I've had some thoughts on this issue rolling around in my head for a while. My family went through TrialNet testing in April. Our oldest daughter is a type 1 diabetic (I've written about it here and here). So we qualified to go through TrialNet's testing and went during my daughter's normal endocrinologist visit. I didn't expect the results we got. Nor the changes that would affect our family.
I've googled a lot about TrialNet positive results and haven't found very many. (Of course this could be due to how people spell TrialNet, I've seen Trial Net and Trialnet and TrailNet, I'm not sure what trailnet is!) In May, we received the call that I came back positive and our 2nd oldest daughter came back positive. I misunderstood the nurse and thought she said I had a GAD score of 2 and our daughter had 4. However, the true results were I had 2 autoantibodies and our daughter had 4 autoantibodies.
They warn you not to freak out, that anyone can have autoantibodies present and never develop diabetes. But we both have an increased risk. They can tell me not to freak out but it doesn't mean I'm not going to freak out! I called the nurse back and got straightened out on which autoantibodies were positive, the amounts, and how to proceed. She recommended taking our blood sugar if we were concerned. And we could go to the next step of TrialNet testing of the Natural History Study (NHS).
I didn't expect my blood sugar to be so high. It ranged from 70-400. Then I started to freak out a little more. And I started to watch what I was eating. I called the nurse back and scheduled an OGTT, which is the next step for the NHS. I had a feeling I'd flunk the OGTT and I did. I was already a diabetic. Ugh.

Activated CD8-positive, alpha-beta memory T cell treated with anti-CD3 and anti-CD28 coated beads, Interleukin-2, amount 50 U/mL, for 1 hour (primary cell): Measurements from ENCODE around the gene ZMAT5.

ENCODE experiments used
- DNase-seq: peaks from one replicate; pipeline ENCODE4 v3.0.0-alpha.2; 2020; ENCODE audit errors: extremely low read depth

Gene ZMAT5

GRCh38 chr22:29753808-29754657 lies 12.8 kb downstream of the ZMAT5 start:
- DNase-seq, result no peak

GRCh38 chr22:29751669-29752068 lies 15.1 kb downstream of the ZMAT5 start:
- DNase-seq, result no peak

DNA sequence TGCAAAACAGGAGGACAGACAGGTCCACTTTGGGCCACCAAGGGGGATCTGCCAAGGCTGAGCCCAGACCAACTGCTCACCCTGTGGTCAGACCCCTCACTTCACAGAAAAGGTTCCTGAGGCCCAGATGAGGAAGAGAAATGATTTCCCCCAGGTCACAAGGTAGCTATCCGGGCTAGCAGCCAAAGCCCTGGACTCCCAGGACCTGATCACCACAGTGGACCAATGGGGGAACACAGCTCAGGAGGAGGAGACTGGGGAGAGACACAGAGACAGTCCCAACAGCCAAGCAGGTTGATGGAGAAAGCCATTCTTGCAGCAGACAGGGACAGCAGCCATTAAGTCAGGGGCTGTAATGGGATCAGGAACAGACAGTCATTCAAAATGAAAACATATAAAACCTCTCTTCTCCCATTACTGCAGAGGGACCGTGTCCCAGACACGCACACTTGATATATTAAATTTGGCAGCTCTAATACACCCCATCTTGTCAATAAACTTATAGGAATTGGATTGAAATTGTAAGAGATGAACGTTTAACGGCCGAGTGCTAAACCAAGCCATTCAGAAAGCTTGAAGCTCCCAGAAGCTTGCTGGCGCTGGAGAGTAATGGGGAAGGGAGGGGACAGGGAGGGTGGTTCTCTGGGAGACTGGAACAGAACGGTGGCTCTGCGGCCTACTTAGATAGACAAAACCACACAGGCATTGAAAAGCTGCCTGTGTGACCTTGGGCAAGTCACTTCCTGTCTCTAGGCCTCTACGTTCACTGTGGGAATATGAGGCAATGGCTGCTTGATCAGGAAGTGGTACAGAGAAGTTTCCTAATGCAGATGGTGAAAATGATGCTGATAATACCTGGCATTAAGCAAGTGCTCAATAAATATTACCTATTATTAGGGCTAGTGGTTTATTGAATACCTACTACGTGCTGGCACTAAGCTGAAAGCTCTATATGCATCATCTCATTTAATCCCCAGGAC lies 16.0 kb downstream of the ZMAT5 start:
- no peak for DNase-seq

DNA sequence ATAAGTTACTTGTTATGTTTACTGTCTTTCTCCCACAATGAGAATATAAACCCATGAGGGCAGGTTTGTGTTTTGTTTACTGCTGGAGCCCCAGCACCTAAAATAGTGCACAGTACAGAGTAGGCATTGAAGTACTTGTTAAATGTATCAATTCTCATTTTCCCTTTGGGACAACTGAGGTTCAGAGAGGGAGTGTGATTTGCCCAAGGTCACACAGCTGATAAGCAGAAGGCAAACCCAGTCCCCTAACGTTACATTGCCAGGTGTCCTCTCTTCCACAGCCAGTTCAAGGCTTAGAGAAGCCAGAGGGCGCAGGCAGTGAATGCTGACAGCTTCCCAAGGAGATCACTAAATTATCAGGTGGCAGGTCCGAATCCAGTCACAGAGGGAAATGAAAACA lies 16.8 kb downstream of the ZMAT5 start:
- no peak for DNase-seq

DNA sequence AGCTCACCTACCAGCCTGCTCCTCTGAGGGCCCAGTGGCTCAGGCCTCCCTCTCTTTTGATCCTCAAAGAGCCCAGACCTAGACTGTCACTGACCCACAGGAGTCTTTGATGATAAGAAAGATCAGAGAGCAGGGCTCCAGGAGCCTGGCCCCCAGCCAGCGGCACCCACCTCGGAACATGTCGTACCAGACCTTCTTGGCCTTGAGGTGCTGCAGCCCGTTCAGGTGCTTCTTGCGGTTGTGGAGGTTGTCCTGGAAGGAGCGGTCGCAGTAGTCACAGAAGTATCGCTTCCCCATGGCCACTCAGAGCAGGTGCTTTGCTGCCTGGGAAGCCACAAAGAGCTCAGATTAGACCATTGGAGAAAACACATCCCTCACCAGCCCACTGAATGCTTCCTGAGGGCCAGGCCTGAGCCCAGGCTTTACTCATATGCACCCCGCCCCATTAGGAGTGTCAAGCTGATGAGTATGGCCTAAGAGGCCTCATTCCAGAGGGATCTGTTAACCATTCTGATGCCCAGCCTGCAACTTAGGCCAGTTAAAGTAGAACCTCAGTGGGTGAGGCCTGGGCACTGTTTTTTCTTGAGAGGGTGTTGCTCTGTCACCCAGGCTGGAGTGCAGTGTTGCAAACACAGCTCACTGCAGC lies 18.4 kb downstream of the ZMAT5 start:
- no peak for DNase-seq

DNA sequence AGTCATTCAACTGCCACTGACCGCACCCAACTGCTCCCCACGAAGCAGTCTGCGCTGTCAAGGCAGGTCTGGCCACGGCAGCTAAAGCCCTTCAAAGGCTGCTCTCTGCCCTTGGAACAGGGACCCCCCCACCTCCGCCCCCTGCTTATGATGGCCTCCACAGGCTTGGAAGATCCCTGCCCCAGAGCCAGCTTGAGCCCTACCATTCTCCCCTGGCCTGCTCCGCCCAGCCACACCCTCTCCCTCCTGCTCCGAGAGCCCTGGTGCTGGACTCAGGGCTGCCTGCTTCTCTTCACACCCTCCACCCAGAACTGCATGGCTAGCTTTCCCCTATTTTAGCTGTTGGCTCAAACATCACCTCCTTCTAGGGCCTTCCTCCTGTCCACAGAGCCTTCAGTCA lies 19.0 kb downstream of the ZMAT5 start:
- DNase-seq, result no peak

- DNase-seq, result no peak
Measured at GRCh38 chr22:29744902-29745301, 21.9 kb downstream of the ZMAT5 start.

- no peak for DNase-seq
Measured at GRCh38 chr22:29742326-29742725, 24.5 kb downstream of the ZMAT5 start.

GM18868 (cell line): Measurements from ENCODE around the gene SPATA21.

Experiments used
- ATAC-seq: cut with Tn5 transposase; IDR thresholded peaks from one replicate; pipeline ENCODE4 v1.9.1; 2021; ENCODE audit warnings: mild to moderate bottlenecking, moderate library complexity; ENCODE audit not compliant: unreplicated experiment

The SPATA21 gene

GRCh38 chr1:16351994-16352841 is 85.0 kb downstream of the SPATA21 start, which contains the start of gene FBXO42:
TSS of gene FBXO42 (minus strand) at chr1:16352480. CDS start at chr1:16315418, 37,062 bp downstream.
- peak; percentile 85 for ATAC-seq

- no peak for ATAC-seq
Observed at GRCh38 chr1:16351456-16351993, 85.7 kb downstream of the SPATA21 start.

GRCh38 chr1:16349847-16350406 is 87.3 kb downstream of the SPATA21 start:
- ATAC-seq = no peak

So I made an appointment with an endocrinologist in our town. He diagnosed me Type 2 and started me on metformin. I saw a dietician and have changed my diet to 150 grams of carbs per day. That has been the hardest change for me but I've already lost 10 lbs! :)
My problem was researching diabetes types, I was pretty sure I wasn't Type 2. From the TrialNet testing, I seemed to be Type 1. And reading online I felt I might be LADA or Type 1.5 because I had features of both Type 1 (positive autoantibodies) and Type 2 (insulin resistance). I felt like I was in diagnosis hell. My daughter's endocrinologist faxed my doctor a letter saying I needed to be on insulin. Reading online, I felt I needed to be on insulin even if it was just a little bit (if I'm truly Type 2 I could stop taking the insulin later if my blood sugar came under control). My endo didn't think I needed it and recommended calling him when my blood sugar numbers went higher. I felt I needed a second opinion with a different endocrinologist!!
Yesterday, I had that appointment and he recommended short-acting insulin at dinner. Last night I gave my first Humalog Kwik* pen shot. For the first time in a while, my after dinner blood sugar was where I want it to be. So it was a happy dr visit after all.
This is LADA awareness week and yesterday was the first day, so I felt it was very appropriate that my dr visit was yesterday!
I'm going to post more of my story and will try to post every day this week to help raise diabetes awareness, but especially LADA. And I'll talk more about our 2nd oldest and her TrialNet results. :) My circle of influence isn't very big but every little bit helps.
*I'm not advertising Humalog Kwik pen, this is just what my doctor recommended and gave me samples of it. My daughter has used Humalog and currently uses NovoLog as backup for her pump. I think both are great products and am hearing good things about the newer Apidra. Humalog is from the Lilly USA company. NovoLog is from Novo Nordisk A/S. Apidra is from Sanofi-Aventis U.S.